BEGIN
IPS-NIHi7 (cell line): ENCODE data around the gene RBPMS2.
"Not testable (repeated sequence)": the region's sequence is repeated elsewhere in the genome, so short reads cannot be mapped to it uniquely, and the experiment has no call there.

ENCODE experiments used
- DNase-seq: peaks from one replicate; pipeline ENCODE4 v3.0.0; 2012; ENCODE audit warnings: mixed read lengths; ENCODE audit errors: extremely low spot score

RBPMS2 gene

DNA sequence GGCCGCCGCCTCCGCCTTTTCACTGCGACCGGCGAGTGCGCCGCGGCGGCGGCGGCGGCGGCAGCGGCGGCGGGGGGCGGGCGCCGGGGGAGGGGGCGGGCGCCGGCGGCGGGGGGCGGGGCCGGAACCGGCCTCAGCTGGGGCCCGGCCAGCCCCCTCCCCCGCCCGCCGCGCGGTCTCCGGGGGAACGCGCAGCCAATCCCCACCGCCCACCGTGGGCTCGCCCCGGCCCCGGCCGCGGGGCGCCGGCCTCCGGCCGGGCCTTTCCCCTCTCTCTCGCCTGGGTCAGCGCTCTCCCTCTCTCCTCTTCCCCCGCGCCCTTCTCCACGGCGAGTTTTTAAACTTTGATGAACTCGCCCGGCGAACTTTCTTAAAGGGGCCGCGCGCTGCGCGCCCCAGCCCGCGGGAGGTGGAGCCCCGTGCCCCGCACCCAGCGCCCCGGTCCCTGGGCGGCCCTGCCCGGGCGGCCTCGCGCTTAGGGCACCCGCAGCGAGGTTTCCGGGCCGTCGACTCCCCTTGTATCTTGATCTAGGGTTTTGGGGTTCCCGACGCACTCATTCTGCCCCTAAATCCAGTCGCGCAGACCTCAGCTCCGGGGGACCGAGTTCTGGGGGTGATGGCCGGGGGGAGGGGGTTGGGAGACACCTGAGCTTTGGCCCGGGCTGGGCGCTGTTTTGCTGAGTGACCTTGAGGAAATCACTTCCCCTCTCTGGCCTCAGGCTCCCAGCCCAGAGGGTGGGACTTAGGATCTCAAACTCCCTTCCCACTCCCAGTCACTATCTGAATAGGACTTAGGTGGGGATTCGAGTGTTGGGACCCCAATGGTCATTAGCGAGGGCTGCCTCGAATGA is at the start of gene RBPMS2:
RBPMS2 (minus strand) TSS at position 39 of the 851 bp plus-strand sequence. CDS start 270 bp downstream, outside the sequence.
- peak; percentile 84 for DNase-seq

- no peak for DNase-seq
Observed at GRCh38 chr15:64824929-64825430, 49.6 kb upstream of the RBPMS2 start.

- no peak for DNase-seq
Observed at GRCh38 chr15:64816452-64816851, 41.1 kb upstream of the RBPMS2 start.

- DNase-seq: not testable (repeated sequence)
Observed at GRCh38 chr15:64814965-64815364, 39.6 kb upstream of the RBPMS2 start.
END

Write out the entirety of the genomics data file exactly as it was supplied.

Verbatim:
IPS-NIHi7 (cell line): ENCODE data around the gene RBPMS2.
"Not testable (repeated sequence)": the region's sequence is repeated elsewhere in the genome, so short reads cannot be mapped to it uniquely, and the experiment has no call there.

ENCODE experiments used
- DNase-seq: peaks from one replicate; pipeline ENCODE4 v3.0.0; 2012; ENCODE audit warnings: mixed read lengths; ENCODE audit errors: extremely low spot score

RBPMS2 gene

DNA sequence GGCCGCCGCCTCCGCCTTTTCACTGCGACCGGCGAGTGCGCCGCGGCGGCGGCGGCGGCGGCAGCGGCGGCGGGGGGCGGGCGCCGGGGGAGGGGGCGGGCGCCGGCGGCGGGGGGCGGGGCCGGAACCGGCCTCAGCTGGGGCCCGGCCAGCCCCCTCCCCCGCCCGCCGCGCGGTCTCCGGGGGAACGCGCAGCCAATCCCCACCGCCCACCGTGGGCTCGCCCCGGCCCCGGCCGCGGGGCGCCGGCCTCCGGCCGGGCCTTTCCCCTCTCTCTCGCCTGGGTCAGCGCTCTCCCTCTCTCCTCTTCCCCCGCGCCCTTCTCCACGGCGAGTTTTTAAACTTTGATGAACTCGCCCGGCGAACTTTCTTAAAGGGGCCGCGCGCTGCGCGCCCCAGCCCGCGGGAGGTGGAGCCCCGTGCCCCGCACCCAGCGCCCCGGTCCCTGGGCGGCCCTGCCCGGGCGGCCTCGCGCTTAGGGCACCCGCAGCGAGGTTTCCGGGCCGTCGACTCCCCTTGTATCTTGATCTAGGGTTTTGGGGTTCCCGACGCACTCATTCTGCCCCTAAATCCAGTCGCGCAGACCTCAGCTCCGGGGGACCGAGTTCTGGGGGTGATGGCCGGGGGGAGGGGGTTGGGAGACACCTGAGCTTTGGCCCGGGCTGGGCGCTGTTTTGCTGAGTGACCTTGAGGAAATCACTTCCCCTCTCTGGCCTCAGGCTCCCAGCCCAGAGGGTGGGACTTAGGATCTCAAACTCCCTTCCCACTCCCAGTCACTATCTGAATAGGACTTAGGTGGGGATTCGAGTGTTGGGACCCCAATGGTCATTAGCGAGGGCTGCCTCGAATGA is at the start of gene RBPMS2:
RBPMS2 (minus strand) TSS at position 39 of the 851 bp plus-strand sequence. CDS start 270 bp downstream, outside the sequence.
- peak; percentile 84 for DNase-seq

- no peak for DNase-seq
Observed at GRCh38 chr15:64824929-64825430, 49.6 kb upstream of the RBPMS2 start.

- no peak for DNase-seq
Observed at GRCh38 chr15:64816452-64816851, 41.1 kb upstream of the RBPMS2 start.

- DNase-seq: not testable (repeated sequence)
Observed at GRCh38 chr15:64814965-64815364, 39.6 kb upstream of the RBPMS2 start.